If this is right, then Tom Crisp is mistaken in taking the earlier-than relation between abstract times (which are just worlds in my terminology) to be primitive. An A-theorist should not say it's primitive—it needs explaining. Or at least I remember him taking it to be primitive, but my memory isn't so good.


Mike Almeida said...

It can't change because we are always in the same world, and so neither the past, nor the present nor the future can change.

How so? B-theory does not entail that the future is linear. It is consistent with B-theory that the future branches, and so might have been different from what it is. But if it might have been different, then it is possible to change the future. So, the future is F1. Can we make the future F2? Yes, we can, though we won't. Doesn't that make the future changeable?

Alexander R Pruss said...

An apple changes from green to red iff at t1 it is green and at a later t2 it is red. In general, change requires that something first have been one way, and now it be a different way. But if we made the future different, it would always have been in that "different way", and hence we still wouldn't have changed it.

So, of course, on the B-theory, it is possible for the future to be different from how it is. But this is not change, because change requires a succession. To change the future would require that at t1 the future have been one way, and at t2 that it be a different way. Only the open futurist can say that we change the future--and nobody should be an open futurist. Everybody else should deny that we can "change" the past, present or future, and instead say that we can affect the past, present or future.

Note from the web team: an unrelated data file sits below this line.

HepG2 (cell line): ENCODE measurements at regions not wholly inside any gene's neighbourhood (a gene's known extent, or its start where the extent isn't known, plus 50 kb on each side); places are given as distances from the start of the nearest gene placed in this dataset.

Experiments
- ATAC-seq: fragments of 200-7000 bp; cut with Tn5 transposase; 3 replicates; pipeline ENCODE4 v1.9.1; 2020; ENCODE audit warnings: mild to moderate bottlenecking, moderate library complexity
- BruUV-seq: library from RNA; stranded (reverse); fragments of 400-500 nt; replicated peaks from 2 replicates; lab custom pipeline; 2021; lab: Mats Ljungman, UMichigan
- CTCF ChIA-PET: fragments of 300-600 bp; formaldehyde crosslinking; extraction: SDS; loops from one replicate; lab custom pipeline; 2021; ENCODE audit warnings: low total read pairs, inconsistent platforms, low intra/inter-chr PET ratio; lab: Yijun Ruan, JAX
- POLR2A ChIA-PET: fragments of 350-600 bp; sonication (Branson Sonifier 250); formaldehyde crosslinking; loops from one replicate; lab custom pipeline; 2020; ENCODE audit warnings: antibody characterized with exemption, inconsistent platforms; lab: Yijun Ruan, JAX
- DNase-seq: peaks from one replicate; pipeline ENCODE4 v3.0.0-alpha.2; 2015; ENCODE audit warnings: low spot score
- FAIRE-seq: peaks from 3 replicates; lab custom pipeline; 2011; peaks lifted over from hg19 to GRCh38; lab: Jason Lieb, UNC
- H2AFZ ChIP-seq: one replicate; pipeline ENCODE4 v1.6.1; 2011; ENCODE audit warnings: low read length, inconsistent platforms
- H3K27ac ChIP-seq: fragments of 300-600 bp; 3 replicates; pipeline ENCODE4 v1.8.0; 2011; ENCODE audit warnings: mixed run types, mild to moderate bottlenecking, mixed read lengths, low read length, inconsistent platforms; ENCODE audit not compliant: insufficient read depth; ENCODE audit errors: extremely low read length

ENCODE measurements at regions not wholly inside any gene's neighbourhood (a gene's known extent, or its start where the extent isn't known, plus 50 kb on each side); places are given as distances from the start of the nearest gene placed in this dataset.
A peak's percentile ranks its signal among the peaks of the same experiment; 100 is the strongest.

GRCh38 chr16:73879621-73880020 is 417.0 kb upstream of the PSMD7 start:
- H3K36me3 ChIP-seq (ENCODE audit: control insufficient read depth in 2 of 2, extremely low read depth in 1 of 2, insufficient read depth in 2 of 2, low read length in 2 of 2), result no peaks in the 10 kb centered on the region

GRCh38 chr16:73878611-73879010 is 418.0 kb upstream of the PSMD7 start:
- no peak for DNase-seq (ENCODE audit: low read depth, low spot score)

I do suspect that when we loosely talk of the ability to change the future, we may sometimes mean only that we can affect it. But this is an improper use of the word "change", just as it is improper to say that if a timeless being creates spacetime, the timeless being changed nothingness into spacetime.

Mike Almeida said...

So, of course, on the B-theory, it is possible for the future to be different from how it is. But this is not change, because change requires a succession.

I thought you might go in this direction, which is why I spoke about the future, in general, changing. I didn't say the actual future changes or can. Each world has a unique actual future that cannot change. But why couldn't the future, broadly speaking, change? We can say that what changes is the unspecified future, just as what changes is the unspecified apple. The future takes on this particular content, and it might have had another content.

Mike Almeida said...

To put it another way, when you move from W to W*, the actual future does not change, though the actual future in W is different from the actual future in W*. But W and W* both have a future, and when we move from W to W* that--i.e., the future--changes.

Mike Almeida said...

One other quick point. The alternative assumes some form of essentialism about the future, but we don't assmue essentialism even about the past. Time travelers seem able to change the past or cause the past to be different, or else we can tell a coherent story on which they do. But then we'd certainly want to say that time travelers can change the future. If that's so, then essentialism about the future is false.